Aug. 27—HARLINGEN — Cotton is more than just the shirt on your back.
The products from the boll and, especially, the seeds which are processed after the cotton is picked number in the hundreds if not thousands.
From the seed kernel one derives fertilizers, livestock feed, fish bait, refined oil used in snacks, margarine, mayonnaise and salad dressing, and soap and plastics.
From the seed hulls come more livestock feed, synthetic rubber and plastics, and from the short but fine lint which is scraped off the seeds comes plastics, hair care products and cosmetics, toothpaste, automotive upholstery, cotton swabs and fine writing paper.
The Valley Co-op Oil Mill in Harlingen at N. Expressway 77 and Wilson Road is one of just eight remaining cottonseed processing facilities in the nation. Established in 1948, the mill brings in around 200,000 tons of cottonseed annually from Texas growers.
On Thursday, the mill hosted the National Cotton Council of America's Producer Information Exchange program, which brought 18 Mid-South and Southeast cotton producers to see how things are done in Texas on a week-long, whirlwind tour of agriculture facilities, farms, ports and more.
Hebbronville native Aaron Pena is sales manager for the co-op, where he has worked since 2010.
"We've been crushing seed and selling seed since 1948," Pena said. "The economic value of cotton has definitely increased due to the price of cottonseed. I mean, the values that they are today versus even five years ago are astronomical."
"When I started here, I think we were paying about $150 per ton for seed coming in, and right now we're paying $400 delivered in," he added. "Luckily, the byproducts and everything have held true, and we're able to still turn a profit, but it's definitely becoming a challenge."
A bale of cotton produces about as much seed as it does fiber, usually around 600 pounds per bale.
The first step is to de-lint the seed and capture the cotton fibers, which are much shorter than regular cotton fibers used for clothing, and bind it into bales mostly for the cellulose market, Pena said.
"From there, we'll be dealing with our black seed, and once its de-linted, we'll crack that, that hull will be a roughage for cattle," he said. "And then once I'm down to the meats, that's where the magic happens."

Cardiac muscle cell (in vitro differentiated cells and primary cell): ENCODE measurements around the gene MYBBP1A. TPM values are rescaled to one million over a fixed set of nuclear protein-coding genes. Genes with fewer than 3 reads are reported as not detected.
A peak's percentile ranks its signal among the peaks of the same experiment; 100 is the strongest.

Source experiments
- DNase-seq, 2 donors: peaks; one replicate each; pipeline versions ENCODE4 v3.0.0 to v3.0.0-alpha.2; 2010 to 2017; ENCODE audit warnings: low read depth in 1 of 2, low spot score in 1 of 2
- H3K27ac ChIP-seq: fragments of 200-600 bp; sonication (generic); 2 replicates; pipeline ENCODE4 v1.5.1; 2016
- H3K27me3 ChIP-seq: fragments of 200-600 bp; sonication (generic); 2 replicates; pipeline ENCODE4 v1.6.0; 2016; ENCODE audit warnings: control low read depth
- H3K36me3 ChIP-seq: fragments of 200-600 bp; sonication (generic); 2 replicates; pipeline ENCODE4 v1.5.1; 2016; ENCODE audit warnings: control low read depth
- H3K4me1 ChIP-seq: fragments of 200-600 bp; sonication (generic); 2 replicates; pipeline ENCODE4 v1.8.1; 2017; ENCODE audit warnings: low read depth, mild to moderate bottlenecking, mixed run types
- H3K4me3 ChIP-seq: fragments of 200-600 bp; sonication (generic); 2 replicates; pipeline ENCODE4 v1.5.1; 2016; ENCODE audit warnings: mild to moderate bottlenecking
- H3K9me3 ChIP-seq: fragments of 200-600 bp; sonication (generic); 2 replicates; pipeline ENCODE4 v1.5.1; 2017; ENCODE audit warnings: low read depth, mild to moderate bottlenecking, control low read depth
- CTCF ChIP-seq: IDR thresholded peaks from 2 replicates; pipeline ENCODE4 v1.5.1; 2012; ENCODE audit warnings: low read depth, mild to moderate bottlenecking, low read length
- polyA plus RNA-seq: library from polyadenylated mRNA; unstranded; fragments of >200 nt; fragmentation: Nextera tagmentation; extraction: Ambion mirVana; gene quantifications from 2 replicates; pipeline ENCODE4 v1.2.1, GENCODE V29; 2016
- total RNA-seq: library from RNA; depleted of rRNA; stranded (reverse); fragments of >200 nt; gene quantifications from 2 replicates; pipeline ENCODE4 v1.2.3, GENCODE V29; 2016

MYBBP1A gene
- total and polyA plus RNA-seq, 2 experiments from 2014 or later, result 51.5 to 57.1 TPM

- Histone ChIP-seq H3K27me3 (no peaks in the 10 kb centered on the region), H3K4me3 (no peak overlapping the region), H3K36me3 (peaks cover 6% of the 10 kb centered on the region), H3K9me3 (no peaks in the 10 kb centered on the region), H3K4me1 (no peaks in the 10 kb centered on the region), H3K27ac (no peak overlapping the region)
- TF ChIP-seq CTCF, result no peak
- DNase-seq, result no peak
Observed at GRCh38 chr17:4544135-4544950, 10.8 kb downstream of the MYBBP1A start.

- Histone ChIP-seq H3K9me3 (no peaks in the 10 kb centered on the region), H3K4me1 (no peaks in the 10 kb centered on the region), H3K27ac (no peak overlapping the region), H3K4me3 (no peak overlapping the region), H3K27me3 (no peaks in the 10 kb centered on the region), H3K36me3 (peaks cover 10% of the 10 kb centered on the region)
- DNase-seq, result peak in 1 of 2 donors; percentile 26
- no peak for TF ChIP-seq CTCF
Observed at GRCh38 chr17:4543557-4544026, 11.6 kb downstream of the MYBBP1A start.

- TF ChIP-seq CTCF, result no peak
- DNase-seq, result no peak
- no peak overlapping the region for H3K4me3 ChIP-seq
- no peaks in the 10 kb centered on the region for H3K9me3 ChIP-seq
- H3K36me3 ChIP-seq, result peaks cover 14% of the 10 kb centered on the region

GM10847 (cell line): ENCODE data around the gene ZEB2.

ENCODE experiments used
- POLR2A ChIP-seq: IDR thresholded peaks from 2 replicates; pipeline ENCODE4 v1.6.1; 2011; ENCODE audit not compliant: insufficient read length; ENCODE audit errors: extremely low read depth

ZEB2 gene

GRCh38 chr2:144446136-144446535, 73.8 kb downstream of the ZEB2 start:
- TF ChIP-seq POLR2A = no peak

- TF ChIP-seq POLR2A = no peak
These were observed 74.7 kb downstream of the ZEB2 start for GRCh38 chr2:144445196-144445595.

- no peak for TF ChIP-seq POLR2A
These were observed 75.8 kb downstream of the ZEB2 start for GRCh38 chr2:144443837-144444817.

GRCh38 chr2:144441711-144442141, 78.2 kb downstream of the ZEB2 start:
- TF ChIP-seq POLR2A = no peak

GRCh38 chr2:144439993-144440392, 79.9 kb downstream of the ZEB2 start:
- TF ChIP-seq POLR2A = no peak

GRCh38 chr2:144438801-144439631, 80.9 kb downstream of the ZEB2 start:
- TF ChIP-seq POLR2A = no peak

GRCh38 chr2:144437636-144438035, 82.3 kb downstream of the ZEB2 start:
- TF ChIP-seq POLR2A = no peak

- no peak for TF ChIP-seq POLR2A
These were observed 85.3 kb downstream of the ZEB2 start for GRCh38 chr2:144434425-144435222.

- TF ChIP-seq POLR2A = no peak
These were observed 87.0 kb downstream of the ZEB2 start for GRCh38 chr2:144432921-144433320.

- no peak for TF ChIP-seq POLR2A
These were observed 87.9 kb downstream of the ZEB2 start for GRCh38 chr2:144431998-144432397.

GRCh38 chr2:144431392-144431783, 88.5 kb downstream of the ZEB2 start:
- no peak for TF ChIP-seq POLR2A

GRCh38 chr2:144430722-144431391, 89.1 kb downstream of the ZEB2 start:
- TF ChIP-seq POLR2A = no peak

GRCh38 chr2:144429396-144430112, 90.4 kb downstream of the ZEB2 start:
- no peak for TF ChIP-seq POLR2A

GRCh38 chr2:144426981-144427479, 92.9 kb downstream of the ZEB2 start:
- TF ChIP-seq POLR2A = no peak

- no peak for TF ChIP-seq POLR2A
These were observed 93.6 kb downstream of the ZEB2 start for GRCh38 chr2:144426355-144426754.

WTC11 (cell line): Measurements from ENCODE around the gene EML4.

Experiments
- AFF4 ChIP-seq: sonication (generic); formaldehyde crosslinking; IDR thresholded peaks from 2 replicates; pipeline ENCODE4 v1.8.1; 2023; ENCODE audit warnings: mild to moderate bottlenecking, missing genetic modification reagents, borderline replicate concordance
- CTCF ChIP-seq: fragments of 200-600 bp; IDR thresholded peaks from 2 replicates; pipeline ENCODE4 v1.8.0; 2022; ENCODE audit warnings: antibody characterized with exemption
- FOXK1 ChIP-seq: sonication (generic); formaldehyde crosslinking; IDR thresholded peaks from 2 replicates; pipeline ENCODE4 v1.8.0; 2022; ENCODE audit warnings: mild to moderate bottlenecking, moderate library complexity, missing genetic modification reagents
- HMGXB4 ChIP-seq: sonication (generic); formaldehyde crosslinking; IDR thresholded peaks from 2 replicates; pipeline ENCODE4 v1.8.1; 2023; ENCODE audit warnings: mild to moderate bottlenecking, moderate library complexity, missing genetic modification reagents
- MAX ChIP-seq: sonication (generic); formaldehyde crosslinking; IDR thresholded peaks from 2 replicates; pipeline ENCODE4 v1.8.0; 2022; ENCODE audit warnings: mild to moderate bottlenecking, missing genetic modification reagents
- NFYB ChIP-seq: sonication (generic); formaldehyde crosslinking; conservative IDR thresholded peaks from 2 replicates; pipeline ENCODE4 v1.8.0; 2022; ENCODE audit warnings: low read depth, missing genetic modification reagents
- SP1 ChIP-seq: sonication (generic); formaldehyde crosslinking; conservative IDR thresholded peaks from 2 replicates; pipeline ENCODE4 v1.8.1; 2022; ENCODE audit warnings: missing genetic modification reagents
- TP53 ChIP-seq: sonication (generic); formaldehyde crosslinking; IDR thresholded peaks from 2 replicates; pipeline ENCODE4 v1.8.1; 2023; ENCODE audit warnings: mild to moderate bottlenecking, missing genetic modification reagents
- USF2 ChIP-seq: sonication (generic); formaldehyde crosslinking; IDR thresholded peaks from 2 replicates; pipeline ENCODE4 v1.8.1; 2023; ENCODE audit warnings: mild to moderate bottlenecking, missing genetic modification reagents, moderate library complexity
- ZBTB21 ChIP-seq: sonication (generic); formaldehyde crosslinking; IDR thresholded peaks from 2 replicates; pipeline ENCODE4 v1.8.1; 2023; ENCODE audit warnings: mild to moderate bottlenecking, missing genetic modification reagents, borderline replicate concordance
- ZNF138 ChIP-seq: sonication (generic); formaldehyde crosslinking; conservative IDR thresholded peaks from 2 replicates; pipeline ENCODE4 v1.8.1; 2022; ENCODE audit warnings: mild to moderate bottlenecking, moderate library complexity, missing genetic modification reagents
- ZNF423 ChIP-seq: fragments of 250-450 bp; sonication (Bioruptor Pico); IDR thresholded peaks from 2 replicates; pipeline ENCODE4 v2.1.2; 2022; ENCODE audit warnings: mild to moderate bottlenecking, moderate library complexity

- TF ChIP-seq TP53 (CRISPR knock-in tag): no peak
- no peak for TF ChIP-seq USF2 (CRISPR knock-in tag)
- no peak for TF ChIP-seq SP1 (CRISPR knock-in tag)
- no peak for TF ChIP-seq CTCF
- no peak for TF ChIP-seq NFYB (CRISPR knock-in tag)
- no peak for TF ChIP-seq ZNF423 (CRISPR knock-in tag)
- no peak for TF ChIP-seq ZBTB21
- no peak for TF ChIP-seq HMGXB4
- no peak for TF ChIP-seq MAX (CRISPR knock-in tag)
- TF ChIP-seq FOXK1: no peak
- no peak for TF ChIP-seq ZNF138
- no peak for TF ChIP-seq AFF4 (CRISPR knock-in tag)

"When I get the meats is where I'll run it through our solvent extraction with hexane, and we will extract out the oil and that normally goes into industrial use for fried foods and stuff like that," Pena added. "It's on par with peanut oil, but in my opinion, better. But I'm biased, naturally. What's left over from the meat is a 41-percent protein cattle feed."
Dennis Easley is plant manager at the mill and said last year the mill processed 190,000 tons of seed, enough for about 9,000 truckloads.
"We have got upwards in a big year, 12,000, 13,000 trucks in here in about a 60- to 75-day period on this little road," he said. "This plant was built in 1948, and the closest asphalt road was probably three miles (away), we were just out in the middle of nowhere. ..."
"I'm the seventh generation to be doing this," Easley said. "When my grandfather did this back in 1947, there were 800 oil mills in the United States. In my father's time in '59 there were still 150. By '79 when I got into the industry, there were 75. Right now, there are just eight of us left in the United States."
The National Cotton Council's Producer Information Exchange program was launched in 1989 and will, after this year's two tours finish, have exposed more than 1,200 cotton producers to innovative practices in Cotton Belt regions different than their own.
"It's interesting to see other areas, and part of this exchange is where the growers can educate themselves and help each other, and maybe pick up one or two things that can help them at their farm," said Bradshaw Lewis, a representative of the Cotton Council of America from Arkansas.
"Hands-on is always the best, and then building relationships with one another that you can keep for a lifetime," he added.